ReConLangMo 2: Phonology & Writing

Published on , 687 words, 3 minutes to read

Continuing from the last post, one of the next steps in this process is to outline the phonology and basic phonotactics of L'ewa. A language's phonology is the set of sounds that are allowed to be in words. The phonotactics of a language help people understand where the boundaries between syllables are. I will then describe my plans for the L'ewa orthography and how L'ewa is romanized. This is a response to the prompt made here.


I am taking inspiration from Lojban, Esperanto, Mandarin Chinese and English to design the phonology of L'ewa. All of the phonology will be defined using the International Phonetic Alphabet. If you want to figure out how to pronounce these sounds, a lazy trick is to google them. Wikipedia will have a perfectly good example to use as a reference. There are two kinds of sounds in L'ewa, consonants and vowels.


Consonant inventory: /d f g h j k l m n p q s t w ʃ ʒ ʔ ʙ̥/

Manner/Place Bilabial Alveolar Palato-alveolar Palatal Velar Labio-velar Uvular Glottal
Nasal m n
Stop p t d k g q ʔ
Fricative f s ʃ ʒ h
Approximant j w
Trill ʙ̥ r
Lateral approximant l

The weirdest consonant is /ʙ̥/, which is a voiceless bilabial trill, or blowing air through your lips without making sound. This is intended to imitate a noise an orca would make.


Vowel inventory: /a ɛ i o u/

Diphthongs: au, oi, ua, ue, uo, ai, ɛi

Front Back
High i u
High-mid o
Low-mid ɛ
Low a


I plan to have two main kinds of words in L'ewa. I plan to have content and particle words. The content words will refer to things, properties, or actions (such as tool, red, run) and the particle words will change how the grammar of a sentence works (such as the or prepositions).

The main kind of content word is a root word, and they will be in the following forms:

Particles will mostly fall into the following forms:

Proper names should end with consonants, but there is no hard requirement.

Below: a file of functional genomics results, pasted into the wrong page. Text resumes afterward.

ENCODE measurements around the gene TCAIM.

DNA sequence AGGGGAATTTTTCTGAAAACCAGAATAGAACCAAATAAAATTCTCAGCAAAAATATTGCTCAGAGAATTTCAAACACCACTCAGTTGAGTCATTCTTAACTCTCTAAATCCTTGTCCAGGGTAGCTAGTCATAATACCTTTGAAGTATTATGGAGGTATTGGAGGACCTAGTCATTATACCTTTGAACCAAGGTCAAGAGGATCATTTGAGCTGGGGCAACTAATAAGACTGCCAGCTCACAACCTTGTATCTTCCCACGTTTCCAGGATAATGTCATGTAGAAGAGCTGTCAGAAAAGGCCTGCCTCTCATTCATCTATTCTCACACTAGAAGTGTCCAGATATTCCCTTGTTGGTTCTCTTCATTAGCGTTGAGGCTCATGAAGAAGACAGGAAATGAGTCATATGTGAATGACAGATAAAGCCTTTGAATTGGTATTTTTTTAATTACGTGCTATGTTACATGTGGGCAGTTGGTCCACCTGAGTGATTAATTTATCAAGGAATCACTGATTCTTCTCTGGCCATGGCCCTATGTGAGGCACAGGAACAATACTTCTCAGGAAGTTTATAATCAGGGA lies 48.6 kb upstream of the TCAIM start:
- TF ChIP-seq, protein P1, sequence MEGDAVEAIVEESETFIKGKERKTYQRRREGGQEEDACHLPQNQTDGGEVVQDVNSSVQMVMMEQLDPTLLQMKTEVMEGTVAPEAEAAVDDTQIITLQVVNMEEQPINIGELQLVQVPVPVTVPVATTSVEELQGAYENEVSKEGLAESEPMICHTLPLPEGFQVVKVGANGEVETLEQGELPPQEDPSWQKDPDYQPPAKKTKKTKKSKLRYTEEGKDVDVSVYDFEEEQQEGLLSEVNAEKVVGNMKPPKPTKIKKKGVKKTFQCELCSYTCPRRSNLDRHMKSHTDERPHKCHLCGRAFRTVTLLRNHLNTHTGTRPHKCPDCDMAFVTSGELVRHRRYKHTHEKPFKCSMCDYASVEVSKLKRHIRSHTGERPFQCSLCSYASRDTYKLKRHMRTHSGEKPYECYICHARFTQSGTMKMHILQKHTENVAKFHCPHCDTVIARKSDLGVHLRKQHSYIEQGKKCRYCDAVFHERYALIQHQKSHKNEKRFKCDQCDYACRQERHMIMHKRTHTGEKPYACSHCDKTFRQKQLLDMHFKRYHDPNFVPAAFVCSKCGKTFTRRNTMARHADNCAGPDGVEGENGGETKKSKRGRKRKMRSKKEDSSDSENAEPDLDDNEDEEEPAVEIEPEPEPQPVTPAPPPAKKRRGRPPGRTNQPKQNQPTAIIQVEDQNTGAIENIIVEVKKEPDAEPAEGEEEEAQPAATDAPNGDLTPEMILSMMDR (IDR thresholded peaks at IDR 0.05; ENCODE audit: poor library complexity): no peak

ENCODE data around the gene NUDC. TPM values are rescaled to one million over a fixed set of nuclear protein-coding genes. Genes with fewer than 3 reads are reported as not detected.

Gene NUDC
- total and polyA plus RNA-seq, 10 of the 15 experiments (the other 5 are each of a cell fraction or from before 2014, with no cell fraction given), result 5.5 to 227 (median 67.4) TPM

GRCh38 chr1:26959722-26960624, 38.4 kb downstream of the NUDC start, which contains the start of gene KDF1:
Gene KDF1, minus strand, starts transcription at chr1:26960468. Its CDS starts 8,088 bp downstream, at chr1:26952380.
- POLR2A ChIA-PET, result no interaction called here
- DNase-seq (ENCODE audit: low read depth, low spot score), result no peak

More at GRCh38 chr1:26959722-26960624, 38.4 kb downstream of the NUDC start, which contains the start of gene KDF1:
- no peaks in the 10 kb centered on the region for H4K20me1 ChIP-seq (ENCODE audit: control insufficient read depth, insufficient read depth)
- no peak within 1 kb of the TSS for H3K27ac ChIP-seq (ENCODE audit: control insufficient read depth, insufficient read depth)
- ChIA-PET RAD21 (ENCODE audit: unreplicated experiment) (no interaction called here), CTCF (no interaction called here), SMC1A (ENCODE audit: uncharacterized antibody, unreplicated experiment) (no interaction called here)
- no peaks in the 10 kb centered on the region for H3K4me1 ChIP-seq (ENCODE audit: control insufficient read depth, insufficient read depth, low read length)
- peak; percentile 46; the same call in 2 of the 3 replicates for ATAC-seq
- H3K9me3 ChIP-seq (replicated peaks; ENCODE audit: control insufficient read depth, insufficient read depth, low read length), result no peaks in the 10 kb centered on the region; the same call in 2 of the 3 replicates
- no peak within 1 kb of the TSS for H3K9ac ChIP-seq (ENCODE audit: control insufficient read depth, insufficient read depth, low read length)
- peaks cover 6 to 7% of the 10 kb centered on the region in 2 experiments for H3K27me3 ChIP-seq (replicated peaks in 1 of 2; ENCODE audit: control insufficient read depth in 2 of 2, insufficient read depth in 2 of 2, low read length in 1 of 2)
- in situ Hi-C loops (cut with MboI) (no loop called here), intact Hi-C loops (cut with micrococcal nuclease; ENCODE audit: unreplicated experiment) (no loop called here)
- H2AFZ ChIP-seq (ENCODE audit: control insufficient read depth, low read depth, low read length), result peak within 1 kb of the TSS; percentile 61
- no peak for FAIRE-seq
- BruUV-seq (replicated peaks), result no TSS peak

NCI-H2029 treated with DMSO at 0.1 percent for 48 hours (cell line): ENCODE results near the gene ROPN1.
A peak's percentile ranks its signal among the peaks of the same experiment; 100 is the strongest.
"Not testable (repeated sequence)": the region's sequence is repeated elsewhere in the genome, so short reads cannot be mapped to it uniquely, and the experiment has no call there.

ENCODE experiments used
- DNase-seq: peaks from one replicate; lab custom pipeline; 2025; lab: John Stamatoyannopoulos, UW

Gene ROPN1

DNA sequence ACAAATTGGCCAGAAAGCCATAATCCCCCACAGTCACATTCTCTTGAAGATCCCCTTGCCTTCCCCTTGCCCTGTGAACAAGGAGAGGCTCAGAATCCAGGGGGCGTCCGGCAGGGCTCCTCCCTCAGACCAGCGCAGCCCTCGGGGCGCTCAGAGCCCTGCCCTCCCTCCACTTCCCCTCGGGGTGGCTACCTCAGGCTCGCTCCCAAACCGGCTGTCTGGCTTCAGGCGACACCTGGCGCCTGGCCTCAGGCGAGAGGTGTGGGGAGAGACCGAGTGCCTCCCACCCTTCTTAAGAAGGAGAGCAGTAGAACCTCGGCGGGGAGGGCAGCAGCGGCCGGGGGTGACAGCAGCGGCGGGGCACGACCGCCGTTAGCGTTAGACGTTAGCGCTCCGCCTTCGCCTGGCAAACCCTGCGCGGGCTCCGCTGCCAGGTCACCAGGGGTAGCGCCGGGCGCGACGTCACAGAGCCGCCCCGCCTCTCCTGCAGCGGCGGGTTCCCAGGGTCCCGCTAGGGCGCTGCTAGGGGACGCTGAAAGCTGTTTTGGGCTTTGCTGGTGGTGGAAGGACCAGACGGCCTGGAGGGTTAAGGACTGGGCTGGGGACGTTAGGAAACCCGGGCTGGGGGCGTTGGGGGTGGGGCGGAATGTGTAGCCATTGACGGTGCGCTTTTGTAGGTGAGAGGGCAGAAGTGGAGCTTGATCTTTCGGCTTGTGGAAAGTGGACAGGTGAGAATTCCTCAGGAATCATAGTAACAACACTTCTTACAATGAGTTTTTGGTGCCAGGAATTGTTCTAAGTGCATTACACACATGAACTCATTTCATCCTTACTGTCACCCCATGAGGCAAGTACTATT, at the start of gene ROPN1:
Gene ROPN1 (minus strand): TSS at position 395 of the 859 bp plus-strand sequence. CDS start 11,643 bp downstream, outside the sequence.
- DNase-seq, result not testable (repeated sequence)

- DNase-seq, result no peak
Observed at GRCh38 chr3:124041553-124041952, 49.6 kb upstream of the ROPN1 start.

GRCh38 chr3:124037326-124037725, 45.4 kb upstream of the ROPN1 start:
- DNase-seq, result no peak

L'ewa is a stressed language, with stress on the second-to-last (penultimate) syllable. For example, the word "[z]asko" would be pronounced "[Z]Asko".

Syllables end on stop consonants if one is present in a consonant cluster. Two stop consonants cannot follow eachother in a row.


I haven't completely fleshed this part out yet, but I want the writing system of L'ewa to be an abugida. This is a kind of written script that has the consonants make the larger shapes but the vowels are small diacritics over the consonants. If the word creation process is done right, you can actually omit the vowels entirely if they are not relevant.

I plan to have this script be written by hand with pencils/pen and typed into computers, just like English. This script will also be a left-to-right script like English.


L'ewa's romanization is intentionally simple. Most of the IPA letters keep their letters, but the ones that do not match to Latin letters are listed below:

Pronunciation Spelling
/j/ y
/ɛ/ e
/ʃ/ x
/ʒ/ z
/ʔ/ '
/ʙ̥/ b

This is designed to make every letter typeable on a standard US keyboard, as well as mapping as many letters as possible on the home row of a QWERTY keyboard.

I am still working on the tooling for word creation and the like. I plan to use the Swaedish lists (this site is having certificate issues at the time of writing this post) to help guide the creation of a base vocabulary. I will go into more detail in the future.

Facts and circumstances may have changed since publication. Please contact me before jumping to conclusions if something seems wrong or unclear.

Tags: conlang, lewa